Keith Thompson (The_Other_Keith) http://www.velocityreviews.com/forums/(E-Mail Removed) <http://www.ghoti.net/~kst>
San Diego Supercomputer Center <*> <http://users.sdsc.edu/~kst>
"We must do something. This is something. Therefore, we must do this."
-- Antony Jay and Jonathan Lynn, "Yes Minister"
 
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Robert Gamble
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Posts: n/a
 
      08-28-2007
On Aug 28, 4:06 pm, sonic <(E-Mail Removed)> wrote:
> Please tell me what is wrong (and for me to avoid browsing through
> 200k something messages
> ) or am i missing something obvious (btw i've tested with gcc on
> latest Tiger OS X and linux); or should i post to gcc?
>
> ---------------------------
> #include <stdio.h>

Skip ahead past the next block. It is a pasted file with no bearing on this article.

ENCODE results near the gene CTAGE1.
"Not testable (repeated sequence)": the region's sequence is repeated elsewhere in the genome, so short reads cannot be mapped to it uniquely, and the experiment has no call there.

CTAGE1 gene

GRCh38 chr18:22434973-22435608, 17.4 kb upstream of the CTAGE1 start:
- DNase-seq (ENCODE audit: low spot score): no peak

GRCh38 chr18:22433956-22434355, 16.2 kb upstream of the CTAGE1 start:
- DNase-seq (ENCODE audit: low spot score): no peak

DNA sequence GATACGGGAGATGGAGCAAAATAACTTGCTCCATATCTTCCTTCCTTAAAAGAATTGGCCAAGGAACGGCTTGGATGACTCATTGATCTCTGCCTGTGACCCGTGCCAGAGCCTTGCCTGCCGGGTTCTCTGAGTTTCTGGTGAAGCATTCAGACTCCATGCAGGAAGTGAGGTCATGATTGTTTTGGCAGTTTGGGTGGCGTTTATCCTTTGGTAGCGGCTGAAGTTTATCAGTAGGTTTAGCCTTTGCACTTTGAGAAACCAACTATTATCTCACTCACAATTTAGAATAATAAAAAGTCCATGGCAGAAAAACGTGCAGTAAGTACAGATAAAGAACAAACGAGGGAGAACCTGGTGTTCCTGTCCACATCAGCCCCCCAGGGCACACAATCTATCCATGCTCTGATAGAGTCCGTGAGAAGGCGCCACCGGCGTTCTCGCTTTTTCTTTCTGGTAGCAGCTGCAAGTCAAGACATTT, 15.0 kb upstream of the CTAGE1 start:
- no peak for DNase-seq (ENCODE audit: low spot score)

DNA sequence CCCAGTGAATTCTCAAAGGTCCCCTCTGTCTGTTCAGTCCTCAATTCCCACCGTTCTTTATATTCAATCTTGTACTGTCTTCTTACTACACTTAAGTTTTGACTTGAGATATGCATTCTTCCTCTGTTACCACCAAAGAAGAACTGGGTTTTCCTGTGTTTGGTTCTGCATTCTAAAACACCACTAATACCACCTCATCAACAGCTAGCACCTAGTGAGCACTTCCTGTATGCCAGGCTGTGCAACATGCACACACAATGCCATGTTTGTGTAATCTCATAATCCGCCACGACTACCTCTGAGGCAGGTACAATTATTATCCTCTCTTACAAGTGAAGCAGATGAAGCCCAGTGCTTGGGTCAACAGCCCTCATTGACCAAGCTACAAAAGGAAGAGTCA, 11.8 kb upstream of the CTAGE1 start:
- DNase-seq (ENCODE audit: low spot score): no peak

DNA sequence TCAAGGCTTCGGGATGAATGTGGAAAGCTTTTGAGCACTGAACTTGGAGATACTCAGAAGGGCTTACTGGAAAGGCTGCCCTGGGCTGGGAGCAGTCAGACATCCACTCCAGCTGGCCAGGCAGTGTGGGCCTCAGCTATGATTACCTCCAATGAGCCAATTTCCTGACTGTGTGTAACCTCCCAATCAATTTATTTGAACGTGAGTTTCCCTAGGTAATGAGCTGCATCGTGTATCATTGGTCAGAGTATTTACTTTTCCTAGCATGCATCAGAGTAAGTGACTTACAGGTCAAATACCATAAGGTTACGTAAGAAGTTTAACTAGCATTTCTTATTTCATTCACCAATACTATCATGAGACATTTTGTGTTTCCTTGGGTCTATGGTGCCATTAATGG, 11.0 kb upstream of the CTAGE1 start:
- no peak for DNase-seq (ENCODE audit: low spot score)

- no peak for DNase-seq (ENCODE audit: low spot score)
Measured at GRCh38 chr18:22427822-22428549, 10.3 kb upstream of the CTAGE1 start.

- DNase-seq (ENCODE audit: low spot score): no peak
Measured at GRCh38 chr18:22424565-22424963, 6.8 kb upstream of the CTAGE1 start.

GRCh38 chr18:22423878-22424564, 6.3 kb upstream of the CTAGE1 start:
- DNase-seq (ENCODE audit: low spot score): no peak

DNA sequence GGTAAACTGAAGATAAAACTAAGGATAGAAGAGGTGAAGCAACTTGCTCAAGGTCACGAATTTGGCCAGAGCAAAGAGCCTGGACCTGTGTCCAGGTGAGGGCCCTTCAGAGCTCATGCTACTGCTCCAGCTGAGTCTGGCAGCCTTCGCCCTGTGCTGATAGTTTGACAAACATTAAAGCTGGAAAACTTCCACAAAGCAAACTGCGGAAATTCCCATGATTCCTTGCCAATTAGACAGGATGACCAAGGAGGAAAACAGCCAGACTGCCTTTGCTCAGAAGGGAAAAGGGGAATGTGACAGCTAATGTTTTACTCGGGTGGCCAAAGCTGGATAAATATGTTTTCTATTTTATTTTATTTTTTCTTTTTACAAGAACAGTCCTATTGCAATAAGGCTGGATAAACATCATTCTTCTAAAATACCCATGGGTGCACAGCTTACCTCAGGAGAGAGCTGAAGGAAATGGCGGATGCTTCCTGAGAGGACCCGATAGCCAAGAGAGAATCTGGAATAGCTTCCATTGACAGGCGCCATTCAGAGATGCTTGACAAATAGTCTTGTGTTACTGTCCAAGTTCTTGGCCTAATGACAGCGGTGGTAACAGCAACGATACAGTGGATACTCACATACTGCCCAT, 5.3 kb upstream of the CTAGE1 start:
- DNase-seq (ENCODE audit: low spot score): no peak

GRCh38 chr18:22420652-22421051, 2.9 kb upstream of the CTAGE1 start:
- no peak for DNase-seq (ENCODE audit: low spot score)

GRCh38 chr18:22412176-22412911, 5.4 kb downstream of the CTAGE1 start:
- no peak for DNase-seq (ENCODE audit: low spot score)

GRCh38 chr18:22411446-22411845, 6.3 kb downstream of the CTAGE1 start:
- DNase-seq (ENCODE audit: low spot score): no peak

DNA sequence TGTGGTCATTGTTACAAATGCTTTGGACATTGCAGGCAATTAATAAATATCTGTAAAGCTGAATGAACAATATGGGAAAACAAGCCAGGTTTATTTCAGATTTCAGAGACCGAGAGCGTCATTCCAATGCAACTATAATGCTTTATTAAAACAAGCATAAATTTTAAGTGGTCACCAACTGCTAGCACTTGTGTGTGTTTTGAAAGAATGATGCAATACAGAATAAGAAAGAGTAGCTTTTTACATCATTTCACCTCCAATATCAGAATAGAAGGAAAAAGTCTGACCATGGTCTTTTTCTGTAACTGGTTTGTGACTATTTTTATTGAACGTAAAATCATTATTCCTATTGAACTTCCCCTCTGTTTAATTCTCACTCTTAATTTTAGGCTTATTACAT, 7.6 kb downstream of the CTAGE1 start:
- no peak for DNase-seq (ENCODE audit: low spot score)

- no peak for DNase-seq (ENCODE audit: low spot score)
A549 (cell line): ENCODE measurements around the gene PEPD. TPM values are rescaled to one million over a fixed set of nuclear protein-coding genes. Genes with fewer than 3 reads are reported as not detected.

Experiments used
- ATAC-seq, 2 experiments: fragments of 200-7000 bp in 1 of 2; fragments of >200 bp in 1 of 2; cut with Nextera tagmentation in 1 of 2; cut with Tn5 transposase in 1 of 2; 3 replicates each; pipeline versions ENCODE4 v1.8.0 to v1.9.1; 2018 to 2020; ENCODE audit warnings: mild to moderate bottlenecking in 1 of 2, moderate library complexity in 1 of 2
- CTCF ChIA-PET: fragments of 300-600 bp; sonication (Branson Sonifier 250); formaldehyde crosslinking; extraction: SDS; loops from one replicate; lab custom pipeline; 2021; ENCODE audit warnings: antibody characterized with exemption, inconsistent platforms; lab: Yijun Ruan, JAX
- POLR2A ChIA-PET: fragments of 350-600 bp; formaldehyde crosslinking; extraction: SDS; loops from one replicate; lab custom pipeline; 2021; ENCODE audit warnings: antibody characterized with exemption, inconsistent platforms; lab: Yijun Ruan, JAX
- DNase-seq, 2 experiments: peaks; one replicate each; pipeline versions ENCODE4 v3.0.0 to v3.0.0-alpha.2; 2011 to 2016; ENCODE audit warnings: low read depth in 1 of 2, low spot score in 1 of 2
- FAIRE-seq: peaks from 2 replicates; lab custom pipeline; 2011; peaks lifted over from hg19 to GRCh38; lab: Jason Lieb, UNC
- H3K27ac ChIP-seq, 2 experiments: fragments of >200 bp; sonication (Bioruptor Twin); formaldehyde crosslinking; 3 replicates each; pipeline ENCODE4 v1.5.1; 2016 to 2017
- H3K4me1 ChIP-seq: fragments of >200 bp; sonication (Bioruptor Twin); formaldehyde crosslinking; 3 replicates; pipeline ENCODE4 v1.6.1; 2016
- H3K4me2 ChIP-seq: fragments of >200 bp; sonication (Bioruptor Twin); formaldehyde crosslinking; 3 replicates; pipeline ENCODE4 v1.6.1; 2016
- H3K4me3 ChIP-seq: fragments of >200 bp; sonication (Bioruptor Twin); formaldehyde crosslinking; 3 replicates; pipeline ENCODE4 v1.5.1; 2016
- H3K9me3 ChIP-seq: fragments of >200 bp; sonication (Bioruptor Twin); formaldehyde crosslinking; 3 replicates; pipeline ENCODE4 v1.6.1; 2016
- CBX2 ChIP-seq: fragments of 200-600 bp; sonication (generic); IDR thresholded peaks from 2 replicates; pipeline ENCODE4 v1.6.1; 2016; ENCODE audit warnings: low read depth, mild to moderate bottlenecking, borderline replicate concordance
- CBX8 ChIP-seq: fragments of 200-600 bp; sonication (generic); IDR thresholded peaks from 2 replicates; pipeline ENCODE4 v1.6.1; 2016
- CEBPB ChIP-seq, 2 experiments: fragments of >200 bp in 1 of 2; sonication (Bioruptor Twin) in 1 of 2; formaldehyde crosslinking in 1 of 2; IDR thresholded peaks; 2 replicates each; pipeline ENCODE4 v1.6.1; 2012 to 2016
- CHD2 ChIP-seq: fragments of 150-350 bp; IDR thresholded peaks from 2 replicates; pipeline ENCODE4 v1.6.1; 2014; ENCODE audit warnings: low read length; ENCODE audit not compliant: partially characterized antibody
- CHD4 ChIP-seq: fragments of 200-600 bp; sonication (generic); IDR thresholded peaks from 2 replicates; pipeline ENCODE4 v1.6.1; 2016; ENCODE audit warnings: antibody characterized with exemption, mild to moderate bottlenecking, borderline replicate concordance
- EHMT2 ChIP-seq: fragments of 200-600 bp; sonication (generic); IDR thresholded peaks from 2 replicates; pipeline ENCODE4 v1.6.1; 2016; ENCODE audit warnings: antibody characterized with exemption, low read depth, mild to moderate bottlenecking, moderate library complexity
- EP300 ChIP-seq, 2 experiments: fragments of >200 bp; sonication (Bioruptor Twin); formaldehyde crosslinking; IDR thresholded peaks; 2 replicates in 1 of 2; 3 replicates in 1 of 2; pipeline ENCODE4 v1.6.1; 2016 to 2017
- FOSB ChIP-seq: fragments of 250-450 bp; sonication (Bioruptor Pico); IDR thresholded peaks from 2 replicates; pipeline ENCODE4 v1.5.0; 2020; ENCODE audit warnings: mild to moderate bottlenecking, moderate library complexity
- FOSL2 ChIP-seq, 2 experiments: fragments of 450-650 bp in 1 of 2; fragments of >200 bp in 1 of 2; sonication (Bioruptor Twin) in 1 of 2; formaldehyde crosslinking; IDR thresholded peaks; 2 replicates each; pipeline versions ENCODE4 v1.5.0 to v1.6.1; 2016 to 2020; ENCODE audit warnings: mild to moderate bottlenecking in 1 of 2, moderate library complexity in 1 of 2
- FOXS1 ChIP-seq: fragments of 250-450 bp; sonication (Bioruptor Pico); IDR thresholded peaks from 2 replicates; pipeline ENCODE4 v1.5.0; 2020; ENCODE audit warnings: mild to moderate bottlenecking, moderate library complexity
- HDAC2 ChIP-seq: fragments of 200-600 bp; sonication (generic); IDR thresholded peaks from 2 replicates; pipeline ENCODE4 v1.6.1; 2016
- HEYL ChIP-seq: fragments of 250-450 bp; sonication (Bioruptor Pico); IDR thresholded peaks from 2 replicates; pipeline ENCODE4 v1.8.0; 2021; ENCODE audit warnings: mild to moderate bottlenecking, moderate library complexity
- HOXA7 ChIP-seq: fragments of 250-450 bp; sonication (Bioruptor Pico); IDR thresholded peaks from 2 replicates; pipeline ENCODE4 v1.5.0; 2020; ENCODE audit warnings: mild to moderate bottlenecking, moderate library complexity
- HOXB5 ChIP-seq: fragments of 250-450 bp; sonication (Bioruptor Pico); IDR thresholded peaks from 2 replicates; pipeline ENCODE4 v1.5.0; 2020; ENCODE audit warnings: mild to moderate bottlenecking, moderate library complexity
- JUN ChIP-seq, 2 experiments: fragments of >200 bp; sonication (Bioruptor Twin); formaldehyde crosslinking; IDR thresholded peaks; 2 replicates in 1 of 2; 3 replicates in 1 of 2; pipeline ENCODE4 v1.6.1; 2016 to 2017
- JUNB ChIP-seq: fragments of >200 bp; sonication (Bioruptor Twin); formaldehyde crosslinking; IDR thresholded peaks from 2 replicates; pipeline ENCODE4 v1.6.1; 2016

>
> int main()
> {
> int i = 2;
> i = (i*=1 ? i-2 : 0);
> printf("val is %d\n", i);
> return 0;}
>
> --------------------------
>
> you would expect to print 0 right, it does!
>
> removed -2, like:
>
> -------------------------
> #include <stdio.h>
>
> int main()
> {
> int i = 2;
> i = (i*=1 ? i : 0);
> printf("val is %d\n", i);
> return 0;}
>
> --------------------------
> and it returns ... 4!, while i have expected 2...


Both examples contain undefined behavior because i is assigned to
multiple times without an intervening sequence point. The problem is
that this may not be readily apparent in your example because of the
precedences of the of the *= and conditional operators. This line:

i = (i*=1 ? i : 0);

is equivalent to this one:

i = (i*= (1 ? i : 0));

which is equivalent to this:

i = i* = (1 ? i : 0);

Since this is undefined behavior anything is allowed although it
should be easy to see why the subexpression (which doesn't contain
UB):

i* = (1 ? i : 0);

would yield 4.

Robert Gamble

 
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sonic
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      08-28-2007
Many thanks for both of your answers Keith and Rob




> In both programs, you modify 'i' twice between sequence points,
> invoking undefined behavior.

oops